Tag Archives: book stores

TOP 5 Questions I have been asked about writing a novel

1.   Are you going to quit your job and just write books?

This is probably the question I get most often, and my writer friends are laughing right now. Reading for pleasure is on the decline, and overall reading ability is declining with it.   In the era of binge-watching Netflix, social media, and youtube at your fingertips, books can’t keep up.   Even if they could, there’s very little money in book publishing for all but the handful of super successful authors.     I was very grateful to earn enough with the sales of my last book to buy a new laptop and pay for a few nights in a hotel as I traveled for book promotions. So, no. I will happily be keeping my day job.

  1. Which character are you? (or worse: Am I in your book?)

unprotected was fiction, as is my new novel unattached.   Neither of the main characters is me. The social workers, cops, foster parents, and attorneys in the book aren’t based on anyone I know.       And the clients in the book are definitely not based on any of my former clients.   Data privacy laws are strict and I didn’t want to do anything that would put me in HIPAA jail.

  1.  How did you come up with the story?

I never know how to answer this.   I wish I could say that I had a grand plan with an elaborate outline, but I didn’t have anything of the sort.   It took me 12 years to write unprotected and three years to write unattached, and both times I had only a vague idea of where I was going with the story.    The fun times were when an idea spilled out, landed on the page, and worked.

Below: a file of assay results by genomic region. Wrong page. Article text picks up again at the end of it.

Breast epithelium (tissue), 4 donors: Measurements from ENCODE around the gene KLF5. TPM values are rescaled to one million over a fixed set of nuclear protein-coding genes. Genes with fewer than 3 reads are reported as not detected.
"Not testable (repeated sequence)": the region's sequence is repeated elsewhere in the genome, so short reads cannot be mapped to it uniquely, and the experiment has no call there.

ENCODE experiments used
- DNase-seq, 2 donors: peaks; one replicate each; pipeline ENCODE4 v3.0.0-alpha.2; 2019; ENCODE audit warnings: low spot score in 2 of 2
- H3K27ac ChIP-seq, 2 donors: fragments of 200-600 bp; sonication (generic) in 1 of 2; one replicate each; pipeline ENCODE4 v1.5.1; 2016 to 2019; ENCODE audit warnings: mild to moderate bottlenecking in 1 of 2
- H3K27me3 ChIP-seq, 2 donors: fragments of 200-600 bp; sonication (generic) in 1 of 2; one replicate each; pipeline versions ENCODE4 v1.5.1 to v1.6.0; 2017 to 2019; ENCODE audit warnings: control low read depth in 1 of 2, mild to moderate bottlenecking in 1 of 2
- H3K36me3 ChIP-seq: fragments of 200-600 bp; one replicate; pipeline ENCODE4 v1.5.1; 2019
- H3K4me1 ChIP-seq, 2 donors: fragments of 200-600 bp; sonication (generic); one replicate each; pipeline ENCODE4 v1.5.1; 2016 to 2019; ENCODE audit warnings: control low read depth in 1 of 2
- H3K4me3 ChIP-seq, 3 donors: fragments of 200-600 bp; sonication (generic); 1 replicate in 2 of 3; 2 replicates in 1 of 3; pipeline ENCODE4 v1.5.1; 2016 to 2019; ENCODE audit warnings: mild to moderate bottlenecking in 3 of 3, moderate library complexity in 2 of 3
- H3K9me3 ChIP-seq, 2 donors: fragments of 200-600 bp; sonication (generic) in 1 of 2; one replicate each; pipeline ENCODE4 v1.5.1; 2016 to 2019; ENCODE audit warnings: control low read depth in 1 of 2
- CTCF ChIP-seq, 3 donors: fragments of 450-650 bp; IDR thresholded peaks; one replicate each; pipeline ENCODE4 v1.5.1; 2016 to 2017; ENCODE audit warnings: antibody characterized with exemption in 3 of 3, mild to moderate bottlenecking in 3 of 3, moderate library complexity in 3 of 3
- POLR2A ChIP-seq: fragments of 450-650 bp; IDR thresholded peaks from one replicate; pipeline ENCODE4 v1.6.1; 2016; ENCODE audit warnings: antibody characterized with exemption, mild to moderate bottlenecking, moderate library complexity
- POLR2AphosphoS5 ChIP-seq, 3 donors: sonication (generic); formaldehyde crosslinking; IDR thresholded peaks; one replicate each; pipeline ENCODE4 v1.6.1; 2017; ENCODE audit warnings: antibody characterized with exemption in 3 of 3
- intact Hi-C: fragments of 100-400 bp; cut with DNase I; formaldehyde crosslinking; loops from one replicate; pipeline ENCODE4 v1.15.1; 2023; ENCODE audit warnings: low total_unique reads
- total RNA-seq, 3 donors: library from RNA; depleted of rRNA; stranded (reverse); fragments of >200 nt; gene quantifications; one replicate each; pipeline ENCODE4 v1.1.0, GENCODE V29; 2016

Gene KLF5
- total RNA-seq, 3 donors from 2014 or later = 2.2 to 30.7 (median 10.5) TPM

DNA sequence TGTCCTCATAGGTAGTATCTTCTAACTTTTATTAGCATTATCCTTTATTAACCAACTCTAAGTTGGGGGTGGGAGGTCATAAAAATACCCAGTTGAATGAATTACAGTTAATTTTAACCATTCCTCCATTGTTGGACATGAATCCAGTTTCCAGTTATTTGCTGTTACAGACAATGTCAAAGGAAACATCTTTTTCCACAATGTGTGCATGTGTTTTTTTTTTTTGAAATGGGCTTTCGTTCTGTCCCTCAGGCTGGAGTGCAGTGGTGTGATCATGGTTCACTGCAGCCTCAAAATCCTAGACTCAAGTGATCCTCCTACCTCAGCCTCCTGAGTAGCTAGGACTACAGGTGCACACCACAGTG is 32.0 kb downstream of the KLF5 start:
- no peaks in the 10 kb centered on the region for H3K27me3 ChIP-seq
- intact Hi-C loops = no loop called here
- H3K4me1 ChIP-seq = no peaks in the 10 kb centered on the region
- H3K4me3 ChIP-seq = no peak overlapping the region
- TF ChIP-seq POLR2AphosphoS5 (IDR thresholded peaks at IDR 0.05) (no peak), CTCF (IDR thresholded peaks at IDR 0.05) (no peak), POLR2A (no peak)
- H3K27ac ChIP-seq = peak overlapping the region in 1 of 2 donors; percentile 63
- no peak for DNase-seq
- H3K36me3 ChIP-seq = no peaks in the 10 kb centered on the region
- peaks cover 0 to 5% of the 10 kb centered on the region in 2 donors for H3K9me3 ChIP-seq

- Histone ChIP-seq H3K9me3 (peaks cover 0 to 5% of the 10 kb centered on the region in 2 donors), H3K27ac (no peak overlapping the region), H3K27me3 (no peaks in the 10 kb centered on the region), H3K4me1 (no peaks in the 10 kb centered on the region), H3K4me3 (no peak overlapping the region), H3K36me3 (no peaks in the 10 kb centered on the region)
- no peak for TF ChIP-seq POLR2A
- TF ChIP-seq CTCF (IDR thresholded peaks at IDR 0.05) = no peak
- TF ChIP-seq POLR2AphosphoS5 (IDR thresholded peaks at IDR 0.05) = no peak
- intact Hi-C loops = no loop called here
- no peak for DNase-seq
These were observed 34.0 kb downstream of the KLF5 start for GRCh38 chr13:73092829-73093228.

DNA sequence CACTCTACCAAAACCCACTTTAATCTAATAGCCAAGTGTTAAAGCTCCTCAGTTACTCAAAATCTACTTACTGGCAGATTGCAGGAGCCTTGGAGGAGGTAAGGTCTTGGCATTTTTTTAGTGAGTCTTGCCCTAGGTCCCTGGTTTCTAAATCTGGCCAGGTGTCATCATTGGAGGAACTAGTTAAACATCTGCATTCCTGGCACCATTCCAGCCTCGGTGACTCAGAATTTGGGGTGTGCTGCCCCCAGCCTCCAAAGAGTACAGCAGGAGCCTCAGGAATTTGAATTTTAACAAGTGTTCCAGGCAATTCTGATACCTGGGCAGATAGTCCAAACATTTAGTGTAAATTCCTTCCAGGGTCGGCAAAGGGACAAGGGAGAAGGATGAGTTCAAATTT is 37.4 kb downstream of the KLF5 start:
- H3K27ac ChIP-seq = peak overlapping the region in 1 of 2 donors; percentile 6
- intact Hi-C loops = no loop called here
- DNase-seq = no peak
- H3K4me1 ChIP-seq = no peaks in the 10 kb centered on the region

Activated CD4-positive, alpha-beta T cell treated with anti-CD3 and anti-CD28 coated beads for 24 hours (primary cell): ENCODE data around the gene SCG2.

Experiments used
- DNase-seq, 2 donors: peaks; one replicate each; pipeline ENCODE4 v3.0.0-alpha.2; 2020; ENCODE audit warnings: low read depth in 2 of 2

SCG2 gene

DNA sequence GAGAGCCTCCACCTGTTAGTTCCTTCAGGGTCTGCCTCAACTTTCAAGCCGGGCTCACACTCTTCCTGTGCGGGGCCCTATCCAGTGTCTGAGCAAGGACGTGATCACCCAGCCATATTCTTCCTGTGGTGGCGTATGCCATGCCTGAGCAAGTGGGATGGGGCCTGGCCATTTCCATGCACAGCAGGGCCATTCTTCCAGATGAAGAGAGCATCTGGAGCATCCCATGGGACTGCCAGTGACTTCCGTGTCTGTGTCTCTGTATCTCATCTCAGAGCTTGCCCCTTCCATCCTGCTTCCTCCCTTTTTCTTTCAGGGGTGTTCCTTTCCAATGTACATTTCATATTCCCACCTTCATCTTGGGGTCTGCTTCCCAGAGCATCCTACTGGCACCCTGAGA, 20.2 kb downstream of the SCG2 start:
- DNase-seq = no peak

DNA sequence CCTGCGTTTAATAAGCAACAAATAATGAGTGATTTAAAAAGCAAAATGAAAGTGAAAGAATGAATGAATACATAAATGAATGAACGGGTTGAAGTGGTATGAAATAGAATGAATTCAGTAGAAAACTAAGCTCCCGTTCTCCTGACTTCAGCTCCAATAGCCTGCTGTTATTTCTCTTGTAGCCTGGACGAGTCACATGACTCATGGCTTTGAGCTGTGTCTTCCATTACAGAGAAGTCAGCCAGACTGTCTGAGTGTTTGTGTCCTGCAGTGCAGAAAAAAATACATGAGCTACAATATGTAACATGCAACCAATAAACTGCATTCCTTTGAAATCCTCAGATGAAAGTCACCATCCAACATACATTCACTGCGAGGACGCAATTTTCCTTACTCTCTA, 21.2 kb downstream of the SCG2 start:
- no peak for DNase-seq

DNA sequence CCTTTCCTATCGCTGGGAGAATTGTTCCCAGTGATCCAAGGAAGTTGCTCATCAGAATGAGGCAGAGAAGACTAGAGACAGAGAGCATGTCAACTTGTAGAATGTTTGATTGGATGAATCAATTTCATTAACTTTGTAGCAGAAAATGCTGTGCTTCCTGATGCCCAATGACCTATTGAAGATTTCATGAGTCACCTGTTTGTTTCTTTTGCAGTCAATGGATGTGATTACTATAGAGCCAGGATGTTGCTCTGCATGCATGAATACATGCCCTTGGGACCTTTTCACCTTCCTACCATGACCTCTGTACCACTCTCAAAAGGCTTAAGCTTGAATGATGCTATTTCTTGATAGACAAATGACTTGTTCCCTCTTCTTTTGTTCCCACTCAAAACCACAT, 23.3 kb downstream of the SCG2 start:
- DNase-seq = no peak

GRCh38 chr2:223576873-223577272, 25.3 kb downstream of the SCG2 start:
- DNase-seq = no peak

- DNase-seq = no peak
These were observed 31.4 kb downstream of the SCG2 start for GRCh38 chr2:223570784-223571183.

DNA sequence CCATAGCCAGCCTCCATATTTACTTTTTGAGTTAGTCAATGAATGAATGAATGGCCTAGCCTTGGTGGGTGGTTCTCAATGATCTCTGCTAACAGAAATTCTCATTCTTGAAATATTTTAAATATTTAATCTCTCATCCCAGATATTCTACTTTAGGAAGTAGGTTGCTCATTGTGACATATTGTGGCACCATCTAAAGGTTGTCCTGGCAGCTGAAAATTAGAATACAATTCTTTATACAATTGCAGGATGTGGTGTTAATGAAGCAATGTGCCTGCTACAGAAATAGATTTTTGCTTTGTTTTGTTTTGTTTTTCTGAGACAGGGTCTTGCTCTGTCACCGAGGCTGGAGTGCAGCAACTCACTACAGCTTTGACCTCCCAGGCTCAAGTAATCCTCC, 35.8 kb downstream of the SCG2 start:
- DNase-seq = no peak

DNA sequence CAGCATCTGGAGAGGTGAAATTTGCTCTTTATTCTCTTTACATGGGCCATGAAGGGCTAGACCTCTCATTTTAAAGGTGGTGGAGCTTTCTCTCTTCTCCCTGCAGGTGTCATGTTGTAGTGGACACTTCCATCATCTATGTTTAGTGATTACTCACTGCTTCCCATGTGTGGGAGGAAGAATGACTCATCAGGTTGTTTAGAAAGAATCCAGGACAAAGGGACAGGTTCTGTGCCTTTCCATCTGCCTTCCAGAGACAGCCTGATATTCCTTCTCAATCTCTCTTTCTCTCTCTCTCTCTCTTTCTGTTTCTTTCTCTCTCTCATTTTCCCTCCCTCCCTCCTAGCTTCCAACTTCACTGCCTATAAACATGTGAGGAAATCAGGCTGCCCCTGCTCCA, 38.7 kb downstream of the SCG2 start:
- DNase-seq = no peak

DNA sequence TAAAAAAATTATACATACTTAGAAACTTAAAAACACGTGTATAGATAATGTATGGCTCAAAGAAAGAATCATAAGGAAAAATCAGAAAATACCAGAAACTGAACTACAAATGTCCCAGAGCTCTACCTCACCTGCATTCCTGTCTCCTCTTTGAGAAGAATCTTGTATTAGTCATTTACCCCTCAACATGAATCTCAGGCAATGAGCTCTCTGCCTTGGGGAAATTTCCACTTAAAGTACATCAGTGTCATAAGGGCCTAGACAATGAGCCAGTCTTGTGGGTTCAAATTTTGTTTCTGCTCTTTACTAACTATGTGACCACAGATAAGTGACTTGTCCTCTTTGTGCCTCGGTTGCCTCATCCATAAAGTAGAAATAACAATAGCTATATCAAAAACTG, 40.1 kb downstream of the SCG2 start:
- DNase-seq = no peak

1. Do you enjoy book signings?

I will say this as graciously as I can: no.   I expected book signings to be exciting, but the truth is that I feel like the salespeople at mall kiosks selling perfume or cell phones.   Book store customers know what they are looking for, and they recognize that I’m there to sell them something they never intended to buy.    Honestly that’s fine with me.   We all work hard for our money, and if someone doesn’t want to buy my book then I don’t want him to.    But publishing is a business, so selling books is part of the deal.   Most of the time at book signings people avoid eye contact and shuffle by my little table at the front of the store.   At one of my signings, another author was there with 3 large boxes full of books. He huffed at me that he would sell out in two hours, and the jerk was right.   He approached (accosted) everyone who entered the store saying, “Are you a mystery reader? Do you enjoy reading about local settings?”   Some people wandered away, but his pushiness worked as his pile dwindled while few of my books moved.   So I am learning to stretch myself, plaster on an uncomfortable smile, and have awkward conversations in order to sell a few books.